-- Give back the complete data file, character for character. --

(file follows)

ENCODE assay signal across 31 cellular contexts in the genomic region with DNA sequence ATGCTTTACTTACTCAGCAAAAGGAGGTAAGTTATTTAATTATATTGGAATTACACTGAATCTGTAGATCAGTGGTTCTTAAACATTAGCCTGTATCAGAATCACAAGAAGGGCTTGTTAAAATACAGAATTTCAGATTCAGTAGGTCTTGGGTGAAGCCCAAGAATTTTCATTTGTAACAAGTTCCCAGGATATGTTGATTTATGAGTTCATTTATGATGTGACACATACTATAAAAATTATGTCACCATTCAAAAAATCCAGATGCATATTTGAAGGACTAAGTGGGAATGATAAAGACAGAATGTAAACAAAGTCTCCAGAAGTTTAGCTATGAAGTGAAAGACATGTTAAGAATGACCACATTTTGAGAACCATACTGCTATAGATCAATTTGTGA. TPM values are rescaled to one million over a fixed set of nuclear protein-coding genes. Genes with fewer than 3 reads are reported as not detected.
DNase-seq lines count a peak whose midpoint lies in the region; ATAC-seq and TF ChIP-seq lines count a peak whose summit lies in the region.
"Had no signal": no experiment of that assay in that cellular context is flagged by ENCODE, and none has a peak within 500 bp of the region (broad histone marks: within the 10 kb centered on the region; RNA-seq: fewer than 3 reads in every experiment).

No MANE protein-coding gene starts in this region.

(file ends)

ENCODE assay signal across 31 cellular contexts in the genomic region with DNA sequence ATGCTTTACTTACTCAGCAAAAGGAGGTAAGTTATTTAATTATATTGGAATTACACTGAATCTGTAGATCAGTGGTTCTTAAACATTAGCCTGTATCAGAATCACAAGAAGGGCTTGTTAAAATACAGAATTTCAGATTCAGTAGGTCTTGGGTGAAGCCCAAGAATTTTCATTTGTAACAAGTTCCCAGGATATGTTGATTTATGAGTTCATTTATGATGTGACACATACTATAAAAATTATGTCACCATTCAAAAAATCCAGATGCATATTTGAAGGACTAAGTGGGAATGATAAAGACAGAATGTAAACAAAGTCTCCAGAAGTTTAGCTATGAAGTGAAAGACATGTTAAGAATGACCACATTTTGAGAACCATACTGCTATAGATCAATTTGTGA. TPM values are rescaled to one million over a fixed set of nuclear protein-coding genes. Genes with fewer than 3 reads are reported as not detected.
DNase-seq lines count a peak whose midpoint lies in the region; ATAC-seq and TF ChIP-seq lines count a peak whose summit lies in the region.
"Had no signal": no experiment of that assay in that cellular context is flagged by ENCODE, and none has a peak within 500 bp of the region (broad histone marks: within the 10 kb centered on the region; RNA-seq: fewer than 3 reads in every experiment).

No MANE protein-coding gene starts in this region.